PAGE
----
iTunes U has a number of on line courses. Administrators in academia are drooling over the prospect of distant learning in this way, more customers and lower faculty costs are too delicious a prospect to ignore. It is part of the New Stupid where technology has outpaced ways to use it and so technology has formed new eddies of activity because of itself rather than in the service of some other more pressing need. (Steve Jobs understood this implicitly) The dark side of technology’s power is that it negates labor and is more about bottom line-save-money-and-lower-labor-costs than it is about freeing people from laborious tasks. Learning from the screen is not well understood. It is not the simple broadcast of information. Something else happens in learning. It usually requires another human present in the flesh. Beats me what that transfer is or why it is, but it isn’t simply sending some text or audio over the internet to a recipient who will then take in the knowledge like a donut.
Nonetheless, on line courses have interested me for a long time and I poke around looking at them from time to time to find what’s being offered, what’s popular and what readings are being assigned. Yesterday on ITuneU I watched The Elements of Drawing (taken from Ruskin’s legendary book available from Dover) and was pleasantly surprised by how well the instructor, Stephen Farthing, used the medium. It’s very, very simply done and it seems a credible course for the beginner or one who wants to refresh his idea of drawing. The lessons were simple, direct and with methods that are easily learned. Oxford University has a group of courses on various topics and The Ruskin School of Art has these subsets. It’s free and for anyone interested, I recommend it as a good way to refresh you basic thoughts and practice about drawing from nature. The internet does simple very well.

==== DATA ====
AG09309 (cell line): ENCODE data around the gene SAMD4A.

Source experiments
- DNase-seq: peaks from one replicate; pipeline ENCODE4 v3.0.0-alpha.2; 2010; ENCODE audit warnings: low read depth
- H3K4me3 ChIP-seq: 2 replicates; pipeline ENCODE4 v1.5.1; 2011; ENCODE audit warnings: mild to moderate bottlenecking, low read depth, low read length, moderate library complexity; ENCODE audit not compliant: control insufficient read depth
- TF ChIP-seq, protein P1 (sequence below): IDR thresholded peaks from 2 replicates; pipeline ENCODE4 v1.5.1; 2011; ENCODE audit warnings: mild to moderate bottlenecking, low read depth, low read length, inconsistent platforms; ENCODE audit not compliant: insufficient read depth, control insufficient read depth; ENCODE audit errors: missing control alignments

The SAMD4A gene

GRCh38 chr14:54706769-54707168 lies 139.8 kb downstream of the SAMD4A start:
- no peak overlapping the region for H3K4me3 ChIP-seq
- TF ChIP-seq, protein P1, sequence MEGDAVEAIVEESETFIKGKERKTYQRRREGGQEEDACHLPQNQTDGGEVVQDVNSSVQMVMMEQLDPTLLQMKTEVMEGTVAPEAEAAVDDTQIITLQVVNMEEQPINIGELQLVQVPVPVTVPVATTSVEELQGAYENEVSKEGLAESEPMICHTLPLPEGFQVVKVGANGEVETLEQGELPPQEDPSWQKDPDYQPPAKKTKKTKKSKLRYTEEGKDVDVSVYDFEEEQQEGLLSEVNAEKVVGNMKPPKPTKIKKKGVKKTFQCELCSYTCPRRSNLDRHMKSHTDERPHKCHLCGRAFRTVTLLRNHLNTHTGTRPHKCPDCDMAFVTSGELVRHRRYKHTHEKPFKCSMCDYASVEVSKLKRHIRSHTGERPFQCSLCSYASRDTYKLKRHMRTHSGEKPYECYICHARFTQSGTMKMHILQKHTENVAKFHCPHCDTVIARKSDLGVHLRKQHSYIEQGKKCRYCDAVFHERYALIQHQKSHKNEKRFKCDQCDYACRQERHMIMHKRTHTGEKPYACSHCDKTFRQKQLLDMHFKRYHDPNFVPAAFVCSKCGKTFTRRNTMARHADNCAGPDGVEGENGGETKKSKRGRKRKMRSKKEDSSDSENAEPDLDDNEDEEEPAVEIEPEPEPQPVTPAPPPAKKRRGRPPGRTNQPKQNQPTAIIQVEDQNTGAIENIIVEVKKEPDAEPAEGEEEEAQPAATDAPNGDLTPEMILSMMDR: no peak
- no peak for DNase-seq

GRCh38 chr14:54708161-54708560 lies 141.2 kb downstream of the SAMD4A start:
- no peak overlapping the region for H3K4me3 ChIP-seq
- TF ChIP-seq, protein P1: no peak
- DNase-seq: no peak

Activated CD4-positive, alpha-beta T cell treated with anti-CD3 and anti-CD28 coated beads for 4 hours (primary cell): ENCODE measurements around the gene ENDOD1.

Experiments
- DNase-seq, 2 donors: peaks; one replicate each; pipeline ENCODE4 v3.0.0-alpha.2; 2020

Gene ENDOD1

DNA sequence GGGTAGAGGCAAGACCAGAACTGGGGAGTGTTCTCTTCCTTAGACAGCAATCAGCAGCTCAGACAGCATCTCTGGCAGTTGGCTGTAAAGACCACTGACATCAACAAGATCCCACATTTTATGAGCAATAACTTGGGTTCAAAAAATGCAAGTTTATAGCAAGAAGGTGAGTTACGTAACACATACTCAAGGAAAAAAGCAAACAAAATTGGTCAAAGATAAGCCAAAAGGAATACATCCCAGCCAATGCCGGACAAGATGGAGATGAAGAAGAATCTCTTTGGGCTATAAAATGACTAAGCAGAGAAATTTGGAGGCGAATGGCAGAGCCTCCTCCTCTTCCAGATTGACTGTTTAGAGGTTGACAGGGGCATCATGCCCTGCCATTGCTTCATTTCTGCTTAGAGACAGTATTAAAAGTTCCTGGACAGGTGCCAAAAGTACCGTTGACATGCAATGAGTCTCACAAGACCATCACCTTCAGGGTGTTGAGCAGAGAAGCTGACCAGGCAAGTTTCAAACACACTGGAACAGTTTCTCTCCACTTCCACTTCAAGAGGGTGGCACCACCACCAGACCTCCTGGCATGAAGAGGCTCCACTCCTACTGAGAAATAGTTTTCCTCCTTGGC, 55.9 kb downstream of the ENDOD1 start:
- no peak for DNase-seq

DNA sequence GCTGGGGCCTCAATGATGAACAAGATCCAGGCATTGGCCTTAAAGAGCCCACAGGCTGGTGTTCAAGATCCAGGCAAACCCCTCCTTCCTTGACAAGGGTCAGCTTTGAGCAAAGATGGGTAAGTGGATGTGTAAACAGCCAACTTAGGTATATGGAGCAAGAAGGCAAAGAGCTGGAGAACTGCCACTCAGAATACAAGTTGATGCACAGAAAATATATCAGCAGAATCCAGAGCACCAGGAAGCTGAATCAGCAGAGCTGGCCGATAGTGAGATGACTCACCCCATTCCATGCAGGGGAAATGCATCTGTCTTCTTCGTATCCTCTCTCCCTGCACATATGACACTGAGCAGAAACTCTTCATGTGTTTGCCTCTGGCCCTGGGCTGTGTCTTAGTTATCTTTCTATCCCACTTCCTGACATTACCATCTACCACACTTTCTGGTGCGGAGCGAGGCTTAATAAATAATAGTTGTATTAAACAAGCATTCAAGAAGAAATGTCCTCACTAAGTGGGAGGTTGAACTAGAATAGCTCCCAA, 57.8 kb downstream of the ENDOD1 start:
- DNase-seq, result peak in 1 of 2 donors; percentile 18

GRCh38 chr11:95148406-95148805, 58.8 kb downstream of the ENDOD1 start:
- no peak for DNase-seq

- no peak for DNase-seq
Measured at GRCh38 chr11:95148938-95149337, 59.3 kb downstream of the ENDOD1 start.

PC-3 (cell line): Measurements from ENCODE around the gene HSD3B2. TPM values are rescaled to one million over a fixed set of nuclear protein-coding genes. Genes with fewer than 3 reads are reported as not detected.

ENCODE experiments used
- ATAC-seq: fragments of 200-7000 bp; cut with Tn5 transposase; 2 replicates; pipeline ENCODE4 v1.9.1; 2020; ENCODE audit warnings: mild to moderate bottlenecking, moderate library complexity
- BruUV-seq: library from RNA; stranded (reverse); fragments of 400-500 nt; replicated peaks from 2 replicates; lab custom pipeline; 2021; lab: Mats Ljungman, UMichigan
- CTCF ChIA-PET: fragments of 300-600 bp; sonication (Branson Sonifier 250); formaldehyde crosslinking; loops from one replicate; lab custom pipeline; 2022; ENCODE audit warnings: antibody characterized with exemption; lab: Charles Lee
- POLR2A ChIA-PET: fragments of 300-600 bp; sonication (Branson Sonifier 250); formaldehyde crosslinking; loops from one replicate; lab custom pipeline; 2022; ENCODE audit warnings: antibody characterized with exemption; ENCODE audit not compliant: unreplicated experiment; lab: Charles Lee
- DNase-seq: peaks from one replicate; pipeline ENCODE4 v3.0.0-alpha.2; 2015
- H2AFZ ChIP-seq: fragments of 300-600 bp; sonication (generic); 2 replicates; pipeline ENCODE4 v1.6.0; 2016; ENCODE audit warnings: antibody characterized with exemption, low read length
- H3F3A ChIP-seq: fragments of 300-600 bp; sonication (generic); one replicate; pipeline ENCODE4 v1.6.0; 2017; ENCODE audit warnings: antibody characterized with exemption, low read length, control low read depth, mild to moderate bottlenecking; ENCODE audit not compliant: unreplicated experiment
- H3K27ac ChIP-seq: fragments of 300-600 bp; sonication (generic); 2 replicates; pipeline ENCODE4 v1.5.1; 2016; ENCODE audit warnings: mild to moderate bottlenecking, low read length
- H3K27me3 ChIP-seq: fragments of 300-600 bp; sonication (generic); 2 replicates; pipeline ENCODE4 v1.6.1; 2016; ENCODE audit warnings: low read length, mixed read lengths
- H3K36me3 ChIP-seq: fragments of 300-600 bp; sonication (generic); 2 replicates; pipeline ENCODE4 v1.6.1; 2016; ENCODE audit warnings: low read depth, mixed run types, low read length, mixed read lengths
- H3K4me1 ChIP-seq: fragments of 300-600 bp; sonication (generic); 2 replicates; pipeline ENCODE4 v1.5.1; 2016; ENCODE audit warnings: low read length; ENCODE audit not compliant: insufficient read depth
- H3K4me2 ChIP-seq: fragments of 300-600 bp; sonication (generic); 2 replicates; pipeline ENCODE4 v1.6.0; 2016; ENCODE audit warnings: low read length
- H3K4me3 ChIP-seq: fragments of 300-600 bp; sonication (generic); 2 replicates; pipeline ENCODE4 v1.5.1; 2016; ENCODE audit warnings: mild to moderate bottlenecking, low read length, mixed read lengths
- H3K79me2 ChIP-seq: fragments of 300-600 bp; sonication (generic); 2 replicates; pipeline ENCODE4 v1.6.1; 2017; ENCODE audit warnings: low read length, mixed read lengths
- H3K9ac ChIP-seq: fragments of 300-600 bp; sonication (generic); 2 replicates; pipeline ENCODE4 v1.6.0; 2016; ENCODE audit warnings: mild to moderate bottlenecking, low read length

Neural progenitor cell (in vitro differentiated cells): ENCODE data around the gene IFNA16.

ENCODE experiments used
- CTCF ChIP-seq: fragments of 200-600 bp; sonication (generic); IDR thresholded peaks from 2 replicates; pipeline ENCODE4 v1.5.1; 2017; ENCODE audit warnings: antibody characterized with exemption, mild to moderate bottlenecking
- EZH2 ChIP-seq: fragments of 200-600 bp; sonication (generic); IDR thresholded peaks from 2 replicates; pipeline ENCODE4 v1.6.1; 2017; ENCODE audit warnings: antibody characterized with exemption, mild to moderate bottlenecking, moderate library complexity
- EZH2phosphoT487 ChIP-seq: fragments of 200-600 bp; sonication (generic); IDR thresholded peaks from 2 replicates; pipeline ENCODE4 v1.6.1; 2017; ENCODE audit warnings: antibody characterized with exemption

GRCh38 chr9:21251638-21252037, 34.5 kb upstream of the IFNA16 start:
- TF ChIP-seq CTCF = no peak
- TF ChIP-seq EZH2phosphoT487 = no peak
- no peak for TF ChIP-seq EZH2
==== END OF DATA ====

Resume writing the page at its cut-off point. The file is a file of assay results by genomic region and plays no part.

In the morass of critical language it’s refreshing to return to the simple.